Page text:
Hey, is that a new galaxy?

Astronomers using the NASA/ESA Hubble Space Telescope have made an unexpected finding – a dwarf galaxy in our cosmic backyard, only 30 million light-years away. 

This picture shows a part of the globular cluster NGC 6752, which is what they were actually studying. But behind those bright stars a denser collection of faint stars is visible. That’s the previously unknown dwarf spheroidal galaxy now known as Bedin 1.

While dwarf spheroidal galaxies are not uncommon, Bedin 1 has some notable features. It is one of just a few that have a well-established distance, and it is extremely isolated – about 30 million light-years from the Milky Way and two million light-years from the nearest plausible large galaxy host, NGC 6744.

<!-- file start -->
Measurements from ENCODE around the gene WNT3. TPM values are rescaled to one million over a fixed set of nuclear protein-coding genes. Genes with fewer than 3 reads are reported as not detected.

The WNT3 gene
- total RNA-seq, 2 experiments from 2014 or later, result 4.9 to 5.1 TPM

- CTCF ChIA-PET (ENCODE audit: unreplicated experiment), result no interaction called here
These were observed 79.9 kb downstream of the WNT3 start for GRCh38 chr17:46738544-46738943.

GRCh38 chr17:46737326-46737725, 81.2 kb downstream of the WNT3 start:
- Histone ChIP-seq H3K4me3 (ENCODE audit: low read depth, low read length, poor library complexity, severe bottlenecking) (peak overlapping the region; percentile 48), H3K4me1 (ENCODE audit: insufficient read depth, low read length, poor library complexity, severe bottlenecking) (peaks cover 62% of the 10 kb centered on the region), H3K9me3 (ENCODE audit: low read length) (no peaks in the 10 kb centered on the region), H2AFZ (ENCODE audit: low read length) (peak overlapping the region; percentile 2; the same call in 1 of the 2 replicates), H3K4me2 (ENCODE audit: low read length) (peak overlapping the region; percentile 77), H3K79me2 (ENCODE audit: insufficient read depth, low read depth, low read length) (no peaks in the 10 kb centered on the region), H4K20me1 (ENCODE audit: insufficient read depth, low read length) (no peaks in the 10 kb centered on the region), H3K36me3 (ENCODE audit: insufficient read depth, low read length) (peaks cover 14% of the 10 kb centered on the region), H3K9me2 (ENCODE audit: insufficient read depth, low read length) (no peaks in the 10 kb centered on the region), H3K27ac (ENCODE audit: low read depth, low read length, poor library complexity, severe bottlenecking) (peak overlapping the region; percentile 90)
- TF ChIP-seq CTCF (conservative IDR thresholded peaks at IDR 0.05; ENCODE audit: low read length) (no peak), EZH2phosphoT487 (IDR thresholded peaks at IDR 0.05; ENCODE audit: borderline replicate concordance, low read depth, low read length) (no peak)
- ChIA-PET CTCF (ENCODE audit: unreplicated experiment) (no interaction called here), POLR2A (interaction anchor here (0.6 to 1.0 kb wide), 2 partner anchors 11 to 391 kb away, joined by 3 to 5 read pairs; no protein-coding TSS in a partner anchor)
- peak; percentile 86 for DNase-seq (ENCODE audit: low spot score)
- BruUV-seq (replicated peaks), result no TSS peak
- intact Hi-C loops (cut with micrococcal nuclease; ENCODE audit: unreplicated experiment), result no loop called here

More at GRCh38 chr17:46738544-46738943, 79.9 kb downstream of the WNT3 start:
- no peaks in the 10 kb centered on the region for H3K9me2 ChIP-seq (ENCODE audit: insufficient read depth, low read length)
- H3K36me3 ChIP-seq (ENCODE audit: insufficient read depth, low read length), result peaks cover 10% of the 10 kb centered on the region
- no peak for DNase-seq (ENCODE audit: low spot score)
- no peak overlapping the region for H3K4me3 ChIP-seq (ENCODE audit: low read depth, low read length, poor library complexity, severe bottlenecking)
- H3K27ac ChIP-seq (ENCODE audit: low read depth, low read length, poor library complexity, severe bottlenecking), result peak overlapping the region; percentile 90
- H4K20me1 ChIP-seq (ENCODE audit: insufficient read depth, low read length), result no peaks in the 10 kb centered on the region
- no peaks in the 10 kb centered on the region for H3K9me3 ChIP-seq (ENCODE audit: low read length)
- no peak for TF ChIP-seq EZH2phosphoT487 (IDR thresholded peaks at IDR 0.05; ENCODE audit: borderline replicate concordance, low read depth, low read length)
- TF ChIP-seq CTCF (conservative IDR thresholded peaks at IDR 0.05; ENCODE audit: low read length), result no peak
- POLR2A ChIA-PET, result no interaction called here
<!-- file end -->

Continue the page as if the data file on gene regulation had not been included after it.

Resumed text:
The picture was taken with Hubble’s Advanced Camera for Surveys and the finding is reported in the journal Monthly Notices of the Royal Astronomical Society: Letters.

The discovery is considered truly fortuitous, as very few Hubble images allow such faint objects to be seen.

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